One might assert that his view of Germany is a 20th-century sentiment speaking through a man who has lived through both World Wars, and is maybe somewhat inappropriate for a discussion of the late 15th century. When Clark talks about “these destructive national characteristics,” he uses 19th-century concepts that barely fit the political or cultural constellation around 1500.
And so it came to be, Thor dressed as a bride and pretended to be Freya, who was about to be married off to ThrymskvidaI. At the banquet, Thor, whose near-limitless appetite was only matched by his lack of self-restraint, ate whole oxen and drank by the barrel. When the king inquired about the bride’s appetite, Loki ensured him it was only because the bride was so in love that she had lost her appetite for the previous days. Only now, in the presence of her one true love, was she able to eat again.
Clark describes Medieval Rome, maybe too harshly, as a time when the Romans lived in their city, essentially as people without a past. Pressed down by the weight of the giants of Antiquity, which they no longer understood, they treated the city as if it was a natural phenomenon. This is, according to Clark, what changed with the Renaissance, when Antiquity no longer oppressed, but was taken as a challenge. Concentrating on art, as always, Clark describes three “heroes” of the Renaissance: Michelangelo, Raphael and Leonardo da Vinci.
We could, of course, explain ourselves and bore you half to death with bombastic adjectives. But we’d rather just show you. We believe that notions of left vs right, liberal vs conservative are outdated and disorienting. Instead, we’re positioned in the second quadrant (Q2) of Eric Weinstein’s Four Quadrant Model. In short: we detest the political correctness and identity politics of Q1, but we refuse to accept that alarmist boomer polemics and the alt-right in Q3 are the only alternatives.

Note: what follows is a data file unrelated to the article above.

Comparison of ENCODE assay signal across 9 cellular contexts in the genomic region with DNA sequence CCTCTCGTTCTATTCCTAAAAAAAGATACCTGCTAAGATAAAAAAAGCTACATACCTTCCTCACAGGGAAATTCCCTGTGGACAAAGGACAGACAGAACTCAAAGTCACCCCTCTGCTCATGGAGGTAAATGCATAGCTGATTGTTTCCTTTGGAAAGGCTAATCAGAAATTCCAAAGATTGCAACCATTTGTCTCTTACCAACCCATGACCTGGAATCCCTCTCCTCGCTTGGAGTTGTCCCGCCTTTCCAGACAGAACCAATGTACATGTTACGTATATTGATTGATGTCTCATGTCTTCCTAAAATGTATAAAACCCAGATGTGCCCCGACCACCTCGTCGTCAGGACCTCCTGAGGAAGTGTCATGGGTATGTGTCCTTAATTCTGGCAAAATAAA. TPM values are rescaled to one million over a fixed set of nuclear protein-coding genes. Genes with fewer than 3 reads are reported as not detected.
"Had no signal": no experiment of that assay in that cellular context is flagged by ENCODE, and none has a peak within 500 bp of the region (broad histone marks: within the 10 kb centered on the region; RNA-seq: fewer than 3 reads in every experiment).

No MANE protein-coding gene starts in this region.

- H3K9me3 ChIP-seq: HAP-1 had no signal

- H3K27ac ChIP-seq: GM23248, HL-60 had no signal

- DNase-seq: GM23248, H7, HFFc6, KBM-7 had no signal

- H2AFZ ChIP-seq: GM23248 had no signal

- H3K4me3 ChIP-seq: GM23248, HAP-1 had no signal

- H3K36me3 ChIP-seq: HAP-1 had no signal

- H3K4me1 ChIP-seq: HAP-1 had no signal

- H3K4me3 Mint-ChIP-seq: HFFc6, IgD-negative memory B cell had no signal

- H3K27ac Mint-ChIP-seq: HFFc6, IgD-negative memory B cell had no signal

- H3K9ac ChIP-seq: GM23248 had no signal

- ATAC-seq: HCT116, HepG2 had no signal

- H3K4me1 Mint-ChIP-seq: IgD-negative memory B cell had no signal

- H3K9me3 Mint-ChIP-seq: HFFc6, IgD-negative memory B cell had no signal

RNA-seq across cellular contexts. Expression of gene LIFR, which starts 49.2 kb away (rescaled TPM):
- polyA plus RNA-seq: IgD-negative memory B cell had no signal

After Peterson appeared on Joe Rogan last year, I decided to watch his lecture series Personality and its Transformations, Maps of Meaning and The Psychological Significance of the Biblical Stories. Prety profound stuff, with one central theme: how to be in the world as an individual.
In the Pazzi Chapel, Clark says, the beginnings of the Renaissance are visible. Though often considered small, Clark claims that this is actually because of a new perspective, so to speak, in culture in which “everything is adjusted to the scale of reasonable human necessity.” This whole change in outlook he catches in one phrase, coined by Protagoras:”Man, the measure of all things.”
“It does not break wills, but it softens them, bends them and directs them; it rarely forces action, but it constantly opposes your acting; it does not destroy, it prevents birth; it does not tyrannize, it hinders, it represses, it enervates, it extinguishes, it stupifies, and finally it reduces each nation to being nothing more than a flock of timid and industrious animals, of which the government is the shepherd.”
This leads into a discussion of the ideal of Courtly Love. This, Clark says, is an invention of the Middle Ages – unknown to Antiquity. He offers three possible theories for its invention: Firstly, that Courtly Love as an idea was derived from Persian literature that Crusaders encountered in the Middle East. Secondly, Clark puts forward that it might have been the social position of noble women that inspired a sort of admiration that had to remain distant. Thirdly, he mentions the link between Courtly Love and the veneration of the Virgin Mary.
“There is but one truly serious philosophical problem and that is suicide. Judging whether life is or is not worth living amounts to answering the fundamental question of philosophy. All the rest – whether or not the world has three dimensions, whether the mind has nine or twelve categories, comes afterwards.”
Influenced by both jazz and European gipsy and folk music, they gave birth to a new genre: Gipsy Jazz. With their music, Django and his gang established that true, romantic and classic “Paris jazz” kind of feel, that upon hearing will make one long for drinking wine in small, smokey French cafés, and a nightly stroll along the Seine.
In part II of this 1969 thirteen part series, art historian Kenneth Clark (1903 – 1983) discusses what he calls the “great acceleration of development” around 1100, which took place worldwide, but was “strongest and most needed in Western Europe.” He describes the profound changes in Europe at the time as an outpouring of energy in all branches of life, but will, for the most part, be concentrating on art, particularly architecture. He uses the monumental buildings of the age as his evidence for the “heroic energy, this confidence, this strength of will and intellect” with which they were built.